Denfeld News

Aug. 21, 2007
Duluth News Tribune

Duluth native wins $58,750 in World Series of Poker
By Brandon Stahl

When he was 10, Andrew Gunderson liked to play poker with his friends while on bus trips to hockey games. Last month, the competition was a lot tougher, and there were far more players — 6,358, to be exact — but the Duluth native finished in 111th place in the World Series of Poker main event and won $58,750.

Not a bad return on a $160 investment.

That was the buy-in for an online tournament Gunderson won to get entry into the World Series, which has a buy-in of $10,000 and is annually the largest poker tournament in the world.

Gunderson, 32, graduated from Denfeld High School in 1993 and Harvard in 1997. He lives in Hoboken, N.J., and works as a stock trader, a career that demands a deep knowledge of math and quick, tough decision-making that is well-suited to the poker felt.

Gunderson said he has been playing poker as a hobby for about seven years, qualifying last year through an online tournament to make it to the World Series. He made it to the second day before busting out.

With a year of experience under his belt, at this year’s World Series Gunderson started with a chip stack of $20,000 and built it up over several days to $850,000, making him at one point one of the bigger winners.

“I played a lot of different strategies, constantly changing my styles so people couldn’t get reads on me,” he said. “I was also running pretty good.”

His strong play earned him a spot on the TV table for a day, which was filmed by ESPN and probably will air some time in the next few weeks.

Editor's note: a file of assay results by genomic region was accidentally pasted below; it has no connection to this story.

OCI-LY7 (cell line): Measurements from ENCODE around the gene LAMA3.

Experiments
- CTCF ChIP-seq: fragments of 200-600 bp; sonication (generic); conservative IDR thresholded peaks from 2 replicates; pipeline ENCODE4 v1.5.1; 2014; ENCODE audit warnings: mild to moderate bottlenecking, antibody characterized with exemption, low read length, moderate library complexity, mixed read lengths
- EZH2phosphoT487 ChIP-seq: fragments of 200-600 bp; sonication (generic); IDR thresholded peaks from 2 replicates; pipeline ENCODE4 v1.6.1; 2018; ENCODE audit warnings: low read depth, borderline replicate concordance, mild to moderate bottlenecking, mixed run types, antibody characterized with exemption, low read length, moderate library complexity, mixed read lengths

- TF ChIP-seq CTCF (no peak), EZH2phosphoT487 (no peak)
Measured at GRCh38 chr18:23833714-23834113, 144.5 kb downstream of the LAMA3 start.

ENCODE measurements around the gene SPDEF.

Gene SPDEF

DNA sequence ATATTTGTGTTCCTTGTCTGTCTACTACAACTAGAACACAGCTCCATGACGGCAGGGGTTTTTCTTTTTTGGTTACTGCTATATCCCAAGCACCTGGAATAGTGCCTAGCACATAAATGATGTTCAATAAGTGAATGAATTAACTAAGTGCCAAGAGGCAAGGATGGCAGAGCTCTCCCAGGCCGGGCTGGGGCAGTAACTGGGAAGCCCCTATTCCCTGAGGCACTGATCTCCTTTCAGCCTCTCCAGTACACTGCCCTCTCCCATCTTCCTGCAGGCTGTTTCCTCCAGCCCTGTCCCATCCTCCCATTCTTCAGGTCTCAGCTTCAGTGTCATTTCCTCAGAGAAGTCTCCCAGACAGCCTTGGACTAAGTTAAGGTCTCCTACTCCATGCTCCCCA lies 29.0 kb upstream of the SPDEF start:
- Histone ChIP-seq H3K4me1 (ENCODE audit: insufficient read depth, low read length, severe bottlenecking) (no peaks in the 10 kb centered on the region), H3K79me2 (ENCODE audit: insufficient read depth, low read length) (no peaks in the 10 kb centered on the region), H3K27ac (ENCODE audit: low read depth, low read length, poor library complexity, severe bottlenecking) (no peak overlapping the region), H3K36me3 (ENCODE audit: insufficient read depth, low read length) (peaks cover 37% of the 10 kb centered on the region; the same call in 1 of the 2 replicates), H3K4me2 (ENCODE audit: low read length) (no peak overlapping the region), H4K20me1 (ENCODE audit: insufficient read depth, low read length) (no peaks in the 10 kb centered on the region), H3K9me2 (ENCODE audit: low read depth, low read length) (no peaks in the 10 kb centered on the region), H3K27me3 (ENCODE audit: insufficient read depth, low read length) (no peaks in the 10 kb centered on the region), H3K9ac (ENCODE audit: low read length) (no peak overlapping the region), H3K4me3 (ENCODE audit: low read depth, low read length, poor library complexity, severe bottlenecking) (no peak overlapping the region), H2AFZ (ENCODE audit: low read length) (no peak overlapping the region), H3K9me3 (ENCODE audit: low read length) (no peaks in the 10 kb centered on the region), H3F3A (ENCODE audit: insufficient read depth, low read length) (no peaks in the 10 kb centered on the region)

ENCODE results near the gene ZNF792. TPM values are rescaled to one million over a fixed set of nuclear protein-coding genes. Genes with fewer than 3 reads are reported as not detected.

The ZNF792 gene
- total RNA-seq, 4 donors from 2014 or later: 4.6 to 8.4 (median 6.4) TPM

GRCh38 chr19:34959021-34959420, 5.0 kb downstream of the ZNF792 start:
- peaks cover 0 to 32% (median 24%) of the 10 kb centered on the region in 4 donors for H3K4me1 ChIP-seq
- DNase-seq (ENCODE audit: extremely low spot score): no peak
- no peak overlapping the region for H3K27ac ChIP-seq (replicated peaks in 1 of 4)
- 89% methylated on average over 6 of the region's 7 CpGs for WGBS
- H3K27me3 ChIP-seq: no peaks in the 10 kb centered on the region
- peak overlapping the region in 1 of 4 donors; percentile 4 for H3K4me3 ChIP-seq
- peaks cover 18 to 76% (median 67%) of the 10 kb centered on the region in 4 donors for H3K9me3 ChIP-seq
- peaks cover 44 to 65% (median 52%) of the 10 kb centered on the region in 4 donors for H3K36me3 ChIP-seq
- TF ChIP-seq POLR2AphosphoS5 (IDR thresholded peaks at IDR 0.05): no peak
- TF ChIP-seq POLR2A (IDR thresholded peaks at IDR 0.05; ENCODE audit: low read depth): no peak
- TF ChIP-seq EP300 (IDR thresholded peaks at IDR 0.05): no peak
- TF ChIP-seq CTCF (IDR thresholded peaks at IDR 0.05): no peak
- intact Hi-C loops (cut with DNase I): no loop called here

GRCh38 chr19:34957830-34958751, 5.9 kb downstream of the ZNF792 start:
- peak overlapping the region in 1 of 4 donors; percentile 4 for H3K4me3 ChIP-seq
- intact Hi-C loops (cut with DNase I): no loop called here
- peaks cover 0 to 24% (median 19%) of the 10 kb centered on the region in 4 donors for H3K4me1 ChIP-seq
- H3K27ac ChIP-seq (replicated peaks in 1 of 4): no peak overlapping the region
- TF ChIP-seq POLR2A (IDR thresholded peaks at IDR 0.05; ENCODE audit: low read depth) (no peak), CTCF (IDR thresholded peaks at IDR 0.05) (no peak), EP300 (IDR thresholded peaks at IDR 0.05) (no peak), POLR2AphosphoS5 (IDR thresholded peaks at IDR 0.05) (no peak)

At the table, Gunderson went up against two well-known poker pros, Gavin Smith and Hasan Habib. Gunderson said during one hand he took a large pot off Habib after hitting a straight.

“He said afterward that I played the hand really well,” he said.

Gunderson’s parents, Dave and Renee, and his sister, Joannie, flew out to Las Vegas in July to watch him play and cheer for him whenever he won a hand.

Unfortunately, Gunderson’s run ended a week after the tournament started. The eventual winner took home an $8.25 million prize.

For now, Gunderson said he’ll keep his day job and plans to save the money he made, except for $10,000 of it, which he said he’ll use to buy into next year’s tournament.

Dave Gunderson, who works as an agent for Farmer’s Insurance on Miller Trunk Highway in Duluth, said he never discouraged his son from playing poker.

“I knew he was good,” he said.

Still, he doesn’t believe his son will play full-time.

“I think he enjoys what he does for work now,” he said. “It’s enough being a hobby.”

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